Smoking and Pain
Question: Why do smokers experience pain more intensely than nonsmokers?
Answer: Previous studies have clearly shown that, over time, smokers report more pain symptoms and greater pain severity than nonsmokers. Among patients with chronic pain, smokers report greater pain severity than nonsmokers with chronic pain. Similarly, previous studies have shown that smokers have greater levels of depression than nonsmokers. Greater levels of depression among smokers is relevant in that smokers with chronic pain have alternations in pain perception.
Based on these observations, we hypothesized that depression could partly explain differences in pain severity among smokers and nonsmokers with chronic pain. In a study that involved more than 1,200 patients with chronic pain, individuals were categorized by smoking status: current smoker, former smoker, or never smoker. In a linear regression model, status as a current smoker was predictive of greater pain severity. However, after including a measure of depression in the regression model, status as a current smoker was no longer a significant predictor of pain severity. Rather, elevated levels of depression among smokers with chronic pain explained the difference in pain scores based on smoking status.
Why smokers have greater rates and severity of depression is a focus of our ongoing research. The mechanisms responsible for the associations between depression, pain, and smoking are not clear. Functional imaging studies demonstrate that discrete brain regions are responsible for modulating pain in response to negative affect in subjects with and without mood disorders. These imaging studies also suggest that depression and smoking may share common neurobiological pathways. Similar genetic, environmental, and other shared mental health factors may contribute to the risk for developing both conditions. The interactions between smoking, depression, and pain also could be influenced by nicotine withdrawal, which could occur insidiously during time intervals between active periods of smoking.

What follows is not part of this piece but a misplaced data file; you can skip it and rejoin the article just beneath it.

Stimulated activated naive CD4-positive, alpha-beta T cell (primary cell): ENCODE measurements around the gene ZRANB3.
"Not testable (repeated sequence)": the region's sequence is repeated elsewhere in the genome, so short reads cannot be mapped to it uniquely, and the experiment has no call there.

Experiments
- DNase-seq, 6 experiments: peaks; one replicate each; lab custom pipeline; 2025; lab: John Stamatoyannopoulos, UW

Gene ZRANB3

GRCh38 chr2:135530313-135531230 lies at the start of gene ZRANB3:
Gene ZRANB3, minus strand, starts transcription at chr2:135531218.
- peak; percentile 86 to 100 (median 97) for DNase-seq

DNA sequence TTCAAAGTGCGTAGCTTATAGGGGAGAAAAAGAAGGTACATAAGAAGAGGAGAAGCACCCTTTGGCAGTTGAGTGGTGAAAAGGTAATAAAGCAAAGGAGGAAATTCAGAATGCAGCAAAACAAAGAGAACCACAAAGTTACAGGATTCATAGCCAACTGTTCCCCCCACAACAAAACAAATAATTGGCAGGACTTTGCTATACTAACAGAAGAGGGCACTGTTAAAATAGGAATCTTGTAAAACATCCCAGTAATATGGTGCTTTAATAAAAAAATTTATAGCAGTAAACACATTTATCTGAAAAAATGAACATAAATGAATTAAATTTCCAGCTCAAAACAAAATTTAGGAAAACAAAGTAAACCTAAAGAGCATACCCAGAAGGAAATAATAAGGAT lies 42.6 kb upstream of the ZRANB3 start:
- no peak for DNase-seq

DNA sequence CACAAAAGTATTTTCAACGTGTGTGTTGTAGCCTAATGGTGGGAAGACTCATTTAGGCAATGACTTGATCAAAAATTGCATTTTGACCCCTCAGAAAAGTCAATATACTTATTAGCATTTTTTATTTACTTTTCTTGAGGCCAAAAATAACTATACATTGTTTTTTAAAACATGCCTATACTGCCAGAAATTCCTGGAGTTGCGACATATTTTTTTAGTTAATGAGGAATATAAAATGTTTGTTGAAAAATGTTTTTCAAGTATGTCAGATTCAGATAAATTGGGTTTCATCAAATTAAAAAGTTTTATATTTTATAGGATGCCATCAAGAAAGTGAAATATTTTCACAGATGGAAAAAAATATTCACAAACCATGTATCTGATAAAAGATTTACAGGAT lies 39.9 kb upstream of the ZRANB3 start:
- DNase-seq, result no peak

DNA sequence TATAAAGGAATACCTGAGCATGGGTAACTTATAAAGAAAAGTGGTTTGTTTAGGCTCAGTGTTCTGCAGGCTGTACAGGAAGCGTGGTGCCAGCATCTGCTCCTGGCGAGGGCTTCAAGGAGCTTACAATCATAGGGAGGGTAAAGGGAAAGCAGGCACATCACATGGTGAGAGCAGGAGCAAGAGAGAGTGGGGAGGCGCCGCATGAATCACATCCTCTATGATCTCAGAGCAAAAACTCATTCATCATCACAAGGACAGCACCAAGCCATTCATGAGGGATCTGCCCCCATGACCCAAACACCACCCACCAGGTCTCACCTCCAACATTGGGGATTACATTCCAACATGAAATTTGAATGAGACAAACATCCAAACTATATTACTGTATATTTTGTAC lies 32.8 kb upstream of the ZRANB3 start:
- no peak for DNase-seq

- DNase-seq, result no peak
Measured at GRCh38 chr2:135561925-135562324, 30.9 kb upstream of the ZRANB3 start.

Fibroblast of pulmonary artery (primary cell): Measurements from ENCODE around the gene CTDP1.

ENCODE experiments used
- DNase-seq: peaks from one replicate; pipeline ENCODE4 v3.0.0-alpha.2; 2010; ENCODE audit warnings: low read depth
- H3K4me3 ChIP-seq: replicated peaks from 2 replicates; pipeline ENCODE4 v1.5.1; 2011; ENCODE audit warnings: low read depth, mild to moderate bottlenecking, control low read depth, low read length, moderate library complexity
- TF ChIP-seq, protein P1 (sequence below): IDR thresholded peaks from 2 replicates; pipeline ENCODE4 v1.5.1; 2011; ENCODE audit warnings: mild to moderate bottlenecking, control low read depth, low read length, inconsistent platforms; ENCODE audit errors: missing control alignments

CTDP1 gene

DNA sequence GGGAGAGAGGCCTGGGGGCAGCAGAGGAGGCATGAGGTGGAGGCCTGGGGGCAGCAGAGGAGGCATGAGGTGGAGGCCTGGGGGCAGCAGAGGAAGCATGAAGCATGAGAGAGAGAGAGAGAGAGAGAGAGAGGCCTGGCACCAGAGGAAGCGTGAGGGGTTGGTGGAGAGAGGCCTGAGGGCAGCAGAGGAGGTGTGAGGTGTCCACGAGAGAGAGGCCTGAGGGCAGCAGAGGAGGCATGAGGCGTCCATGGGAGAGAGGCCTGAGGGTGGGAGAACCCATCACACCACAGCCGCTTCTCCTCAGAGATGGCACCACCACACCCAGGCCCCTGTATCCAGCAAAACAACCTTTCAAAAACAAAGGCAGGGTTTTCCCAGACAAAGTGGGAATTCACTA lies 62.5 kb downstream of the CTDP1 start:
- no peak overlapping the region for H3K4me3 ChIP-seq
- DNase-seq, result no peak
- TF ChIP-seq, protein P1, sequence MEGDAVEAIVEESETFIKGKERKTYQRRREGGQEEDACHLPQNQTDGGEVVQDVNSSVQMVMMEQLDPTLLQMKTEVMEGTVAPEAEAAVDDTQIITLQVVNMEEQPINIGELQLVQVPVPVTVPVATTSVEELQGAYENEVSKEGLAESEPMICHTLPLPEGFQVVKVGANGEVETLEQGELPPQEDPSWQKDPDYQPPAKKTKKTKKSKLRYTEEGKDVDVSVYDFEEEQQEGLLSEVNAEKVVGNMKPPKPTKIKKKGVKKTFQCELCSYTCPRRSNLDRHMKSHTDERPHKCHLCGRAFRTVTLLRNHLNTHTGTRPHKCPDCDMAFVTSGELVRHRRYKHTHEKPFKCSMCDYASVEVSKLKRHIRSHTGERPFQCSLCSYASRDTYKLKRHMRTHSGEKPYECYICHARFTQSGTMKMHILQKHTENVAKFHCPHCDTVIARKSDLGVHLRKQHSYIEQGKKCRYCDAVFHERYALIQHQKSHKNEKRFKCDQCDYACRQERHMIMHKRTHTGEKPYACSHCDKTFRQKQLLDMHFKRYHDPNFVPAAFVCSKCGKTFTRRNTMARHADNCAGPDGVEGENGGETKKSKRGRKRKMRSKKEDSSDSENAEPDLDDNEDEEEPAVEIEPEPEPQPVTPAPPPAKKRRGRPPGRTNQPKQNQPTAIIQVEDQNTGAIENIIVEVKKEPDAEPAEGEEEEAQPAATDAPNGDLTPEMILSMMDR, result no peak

It also has been suggested that rapid dissipation of the systemic effects of nicotine contributes to pain-related symptoms during periods of relative nicotine deprivation. Nicotine withdrawal has been associated with depressive symptoms, but the potential effects of transient depressive symptoms on measures of clinical pain have not been studied. Depression, in turn, may sustain smoking behavior, and smokers with depression may smoke to elevate mood. In addition, pain may be a motivator to smoke. Although many prior studies have analyzed pairwise associations between depression, pain, and smoking status, few have simultaneously considered the potential interactions among all three.
There are several important clinical implications related to our findings. First, the clinician should be aware that smokers will be at risk for reporting greater levels of pain, which could be due, in part, to elevated levels of depression. Second, patients with chronic pain who smoke should be carefully assessed for depression. Prompt and intensive treatment of depression could, in turn, lead to improvements in pain-related symptoms among smokers with chronic pain.
—W. Michael Hooten, MD
Associate Professor of Anesthesiology
Mayo Clinic College of Medicine